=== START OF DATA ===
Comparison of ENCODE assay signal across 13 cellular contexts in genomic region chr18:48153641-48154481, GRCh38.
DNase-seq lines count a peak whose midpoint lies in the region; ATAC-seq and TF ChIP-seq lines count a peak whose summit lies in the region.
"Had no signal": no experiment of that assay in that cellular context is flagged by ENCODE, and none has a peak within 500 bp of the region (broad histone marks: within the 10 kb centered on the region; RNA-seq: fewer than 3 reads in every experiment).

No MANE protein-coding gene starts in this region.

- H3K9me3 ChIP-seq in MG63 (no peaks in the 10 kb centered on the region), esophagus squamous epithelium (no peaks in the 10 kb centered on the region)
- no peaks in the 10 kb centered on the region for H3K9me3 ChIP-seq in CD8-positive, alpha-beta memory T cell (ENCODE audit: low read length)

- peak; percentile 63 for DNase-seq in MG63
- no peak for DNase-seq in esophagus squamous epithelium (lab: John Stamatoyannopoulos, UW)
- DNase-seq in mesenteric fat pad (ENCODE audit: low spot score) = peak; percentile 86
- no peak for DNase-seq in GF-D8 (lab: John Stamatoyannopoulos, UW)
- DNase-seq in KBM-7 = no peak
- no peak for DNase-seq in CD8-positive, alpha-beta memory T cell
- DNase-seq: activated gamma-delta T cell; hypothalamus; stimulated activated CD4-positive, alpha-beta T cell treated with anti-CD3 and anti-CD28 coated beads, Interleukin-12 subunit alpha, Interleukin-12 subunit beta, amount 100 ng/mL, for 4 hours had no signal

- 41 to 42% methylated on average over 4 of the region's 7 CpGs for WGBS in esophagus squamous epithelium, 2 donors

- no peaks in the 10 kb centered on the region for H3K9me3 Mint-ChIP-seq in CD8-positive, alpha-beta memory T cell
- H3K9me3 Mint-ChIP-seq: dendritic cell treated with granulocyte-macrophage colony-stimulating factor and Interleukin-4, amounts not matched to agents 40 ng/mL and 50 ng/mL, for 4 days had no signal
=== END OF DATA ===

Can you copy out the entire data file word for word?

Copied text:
Comparison of ENCODE assay signal across 13 cellular contexts in genomic region chr18:48153641-48154481, GRCh38.
DNase-seq lines count a peak whose midpoint lies in the region; ATAC-seq and TF ChIP-seq lines count a peak whose summit lies in the region.
"Had no signal": no experiment of that assay in that cellular context is flagged by ENCODE, and none has a peak within 500 bp of the region (broad histone marks: within the 10 kb centered on the region; RNA-seq: fewer than 3 reads in every experiment).

No MANE protein-coding gene starts in this region.

- H3K9me3 ChIP-seq in MG63 (no peaks in the 10 kb centered on the region), esophagus squamous epithelium (no peaks in the 10 kb centered on the region)
- no peaks in the 10 kb centered on the region for H3K9me3 ChIP-seq in CD8-positive, alpha-beta memory T cell (ENCODE audit: low read length)

- peak; percentile 63 for DNase-seq in MG63
- no peak for DNase-seq in esophagus squamous epithelium (lab: John Stamatoyannopoulos, UW)
- DNase-seq in mesenteric fat pad (ENCODE audit: low spot score) = peak; percentile 86
- no peak for DNase-seq in GF-D8 (lab: John Stamatoyannopoulos, UW)
- DNase-seq in KBM-7 = no peak
- no peak for DNase-seq in CD8-positive, alpha-beta memory T cell
- DNase-seq: activated gamma-delta T cell; hypothalamus; stimulated activated CD4-positive, alpha-beta T cell treated with anti-CD3 and anti-CD28 coated beads, Interleukin-12 subunit alpha, Interleukin-12 subunit beta, amount 100 ng/mL, for 4 hours had no signal

- 41 to 42% methylated on average over 4 of the region's 7 CpGs for WGBS in esophagus squamous epithelium, 2 donors

- no peaks in the 10 kb centered on the region for H3K9me3 Mint-ChIP-seq in CD8-positive, alpha-beta memory T cell
- H3K9me3 Mint-ChIP-seq: dendritic cell treated with granulocyte-macrophage colony-stimulating factor and Interleukin-4, amounts not matched to agents 40 ng/mL and 50 ng/mL, for 4 days had no signal